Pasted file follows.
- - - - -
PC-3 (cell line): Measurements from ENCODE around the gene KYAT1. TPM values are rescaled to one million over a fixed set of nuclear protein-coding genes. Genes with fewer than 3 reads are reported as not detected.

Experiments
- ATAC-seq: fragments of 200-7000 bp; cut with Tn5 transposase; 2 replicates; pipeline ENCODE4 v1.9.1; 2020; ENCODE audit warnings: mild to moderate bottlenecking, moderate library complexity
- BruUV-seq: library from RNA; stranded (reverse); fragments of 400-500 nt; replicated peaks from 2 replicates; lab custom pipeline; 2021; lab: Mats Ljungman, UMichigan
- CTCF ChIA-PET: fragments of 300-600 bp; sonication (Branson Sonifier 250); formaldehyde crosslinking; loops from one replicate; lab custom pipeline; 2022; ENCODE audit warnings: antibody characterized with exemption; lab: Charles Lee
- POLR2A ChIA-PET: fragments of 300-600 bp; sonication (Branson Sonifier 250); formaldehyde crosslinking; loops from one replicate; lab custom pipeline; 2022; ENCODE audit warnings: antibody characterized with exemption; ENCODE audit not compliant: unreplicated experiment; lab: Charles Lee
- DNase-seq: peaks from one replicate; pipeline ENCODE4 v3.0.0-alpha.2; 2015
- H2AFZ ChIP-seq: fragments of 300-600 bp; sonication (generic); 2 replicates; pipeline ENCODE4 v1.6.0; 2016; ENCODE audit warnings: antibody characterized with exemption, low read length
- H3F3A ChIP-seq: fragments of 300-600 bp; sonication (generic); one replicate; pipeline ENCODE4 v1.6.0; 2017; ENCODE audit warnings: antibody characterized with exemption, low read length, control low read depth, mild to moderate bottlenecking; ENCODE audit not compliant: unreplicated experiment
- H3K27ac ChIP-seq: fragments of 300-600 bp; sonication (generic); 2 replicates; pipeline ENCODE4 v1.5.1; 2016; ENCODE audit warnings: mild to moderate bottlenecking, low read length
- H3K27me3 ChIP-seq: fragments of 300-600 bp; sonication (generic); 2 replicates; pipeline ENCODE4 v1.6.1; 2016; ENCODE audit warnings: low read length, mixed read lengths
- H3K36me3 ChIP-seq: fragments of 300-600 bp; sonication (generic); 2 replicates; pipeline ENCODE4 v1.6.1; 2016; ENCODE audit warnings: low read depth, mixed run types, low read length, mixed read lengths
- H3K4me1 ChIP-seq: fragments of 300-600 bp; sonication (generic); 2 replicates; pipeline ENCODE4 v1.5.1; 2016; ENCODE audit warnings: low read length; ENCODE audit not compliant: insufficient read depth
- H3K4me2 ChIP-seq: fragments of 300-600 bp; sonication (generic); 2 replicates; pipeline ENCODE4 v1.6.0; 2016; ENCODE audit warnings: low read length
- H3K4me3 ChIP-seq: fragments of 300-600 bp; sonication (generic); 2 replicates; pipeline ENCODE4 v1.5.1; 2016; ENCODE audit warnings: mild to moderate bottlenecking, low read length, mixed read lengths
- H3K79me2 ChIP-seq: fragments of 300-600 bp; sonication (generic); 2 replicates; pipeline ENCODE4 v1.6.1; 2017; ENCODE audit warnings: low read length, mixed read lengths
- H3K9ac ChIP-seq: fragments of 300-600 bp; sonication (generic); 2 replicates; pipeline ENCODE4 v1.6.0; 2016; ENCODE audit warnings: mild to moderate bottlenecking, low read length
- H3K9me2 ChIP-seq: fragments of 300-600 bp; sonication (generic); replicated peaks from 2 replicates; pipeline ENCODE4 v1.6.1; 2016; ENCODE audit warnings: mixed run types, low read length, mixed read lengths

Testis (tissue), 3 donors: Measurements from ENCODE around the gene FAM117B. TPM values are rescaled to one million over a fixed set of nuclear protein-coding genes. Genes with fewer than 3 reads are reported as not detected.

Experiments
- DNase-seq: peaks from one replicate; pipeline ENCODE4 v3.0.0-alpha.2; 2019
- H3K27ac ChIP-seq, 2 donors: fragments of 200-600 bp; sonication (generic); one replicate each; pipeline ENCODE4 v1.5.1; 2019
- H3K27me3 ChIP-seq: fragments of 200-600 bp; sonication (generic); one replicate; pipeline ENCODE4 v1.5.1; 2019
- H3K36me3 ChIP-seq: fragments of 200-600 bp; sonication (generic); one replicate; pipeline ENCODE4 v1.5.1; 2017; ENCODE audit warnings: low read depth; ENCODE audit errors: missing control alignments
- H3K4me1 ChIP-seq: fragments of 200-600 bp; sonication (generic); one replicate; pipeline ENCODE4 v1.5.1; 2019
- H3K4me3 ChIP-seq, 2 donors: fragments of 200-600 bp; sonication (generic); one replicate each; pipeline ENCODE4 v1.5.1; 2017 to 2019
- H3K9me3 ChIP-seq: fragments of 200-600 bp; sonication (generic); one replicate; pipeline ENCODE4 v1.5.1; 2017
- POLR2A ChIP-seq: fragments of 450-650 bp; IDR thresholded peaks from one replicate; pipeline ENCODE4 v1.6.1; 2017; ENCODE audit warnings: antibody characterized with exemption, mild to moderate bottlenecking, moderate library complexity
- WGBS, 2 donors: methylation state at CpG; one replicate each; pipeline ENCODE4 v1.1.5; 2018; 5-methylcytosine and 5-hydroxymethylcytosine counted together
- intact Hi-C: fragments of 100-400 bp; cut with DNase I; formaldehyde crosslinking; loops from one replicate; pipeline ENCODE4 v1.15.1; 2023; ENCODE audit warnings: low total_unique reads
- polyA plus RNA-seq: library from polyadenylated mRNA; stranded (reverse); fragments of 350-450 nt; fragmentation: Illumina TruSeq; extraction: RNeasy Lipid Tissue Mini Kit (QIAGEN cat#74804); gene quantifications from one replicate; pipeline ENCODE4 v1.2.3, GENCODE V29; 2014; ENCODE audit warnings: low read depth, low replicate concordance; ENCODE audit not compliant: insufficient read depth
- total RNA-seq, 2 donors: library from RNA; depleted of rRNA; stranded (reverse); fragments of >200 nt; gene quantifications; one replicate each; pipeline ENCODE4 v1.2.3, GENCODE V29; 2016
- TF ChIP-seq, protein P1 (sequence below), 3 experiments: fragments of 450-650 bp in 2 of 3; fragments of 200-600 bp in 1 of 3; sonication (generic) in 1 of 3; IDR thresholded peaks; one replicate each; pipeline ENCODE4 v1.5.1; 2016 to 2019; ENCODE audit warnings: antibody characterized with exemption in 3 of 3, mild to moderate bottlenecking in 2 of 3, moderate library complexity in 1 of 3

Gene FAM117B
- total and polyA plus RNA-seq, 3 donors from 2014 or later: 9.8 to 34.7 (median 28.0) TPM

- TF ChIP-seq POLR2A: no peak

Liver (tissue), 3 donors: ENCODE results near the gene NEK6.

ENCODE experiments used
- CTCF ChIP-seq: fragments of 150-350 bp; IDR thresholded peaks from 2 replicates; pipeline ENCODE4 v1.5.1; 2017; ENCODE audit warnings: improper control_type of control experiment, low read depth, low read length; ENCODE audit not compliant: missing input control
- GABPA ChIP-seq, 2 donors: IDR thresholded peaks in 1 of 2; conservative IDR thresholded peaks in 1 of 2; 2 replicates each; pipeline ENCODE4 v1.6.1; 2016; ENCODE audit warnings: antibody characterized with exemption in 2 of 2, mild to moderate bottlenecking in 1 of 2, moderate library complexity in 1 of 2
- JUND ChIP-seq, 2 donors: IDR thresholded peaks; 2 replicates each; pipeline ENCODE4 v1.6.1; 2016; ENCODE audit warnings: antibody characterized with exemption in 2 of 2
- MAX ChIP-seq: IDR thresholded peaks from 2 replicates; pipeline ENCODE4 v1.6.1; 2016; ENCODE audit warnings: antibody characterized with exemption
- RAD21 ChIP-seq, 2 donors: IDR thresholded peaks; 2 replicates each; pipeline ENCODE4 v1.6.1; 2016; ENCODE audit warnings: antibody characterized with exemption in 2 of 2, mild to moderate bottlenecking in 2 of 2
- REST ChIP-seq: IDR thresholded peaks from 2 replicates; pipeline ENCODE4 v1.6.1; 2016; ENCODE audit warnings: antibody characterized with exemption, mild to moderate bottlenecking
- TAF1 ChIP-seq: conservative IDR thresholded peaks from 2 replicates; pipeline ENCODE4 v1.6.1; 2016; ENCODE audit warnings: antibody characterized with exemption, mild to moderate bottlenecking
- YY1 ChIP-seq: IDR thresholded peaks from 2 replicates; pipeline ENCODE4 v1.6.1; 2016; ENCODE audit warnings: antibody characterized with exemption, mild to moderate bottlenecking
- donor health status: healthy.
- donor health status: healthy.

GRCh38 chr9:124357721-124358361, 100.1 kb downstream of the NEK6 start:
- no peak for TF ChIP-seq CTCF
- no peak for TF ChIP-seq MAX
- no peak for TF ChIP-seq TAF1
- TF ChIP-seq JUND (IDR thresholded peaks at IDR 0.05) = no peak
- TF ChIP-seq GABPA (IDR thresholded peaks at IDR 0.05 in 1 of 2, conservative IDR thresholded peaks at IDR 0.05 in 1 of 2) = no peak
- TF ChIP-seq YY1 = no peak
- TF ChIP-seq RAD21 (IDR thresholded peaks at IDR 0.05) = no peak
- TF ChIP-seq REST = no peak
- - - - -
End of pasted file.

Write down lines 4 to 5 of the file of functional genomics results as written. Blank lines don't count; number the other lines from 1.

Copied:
- BruUV-seq: library from RNA; stranded (reverse); fragments of 400-500 nt; replicated peaks from 2 replicates; lab custom pipeline; 2021; lab: Mats Ljungman, UMichigan
- CTCF ChIA-PET: fragments of 300-600 bp; sonication (Branson Sonifier 250); formaldehyde crosslinking; loops from one replicate; lab custom pipeline; 2022; ENCODE audit warnings: antibody characterized with exemption; lab: Charles Lee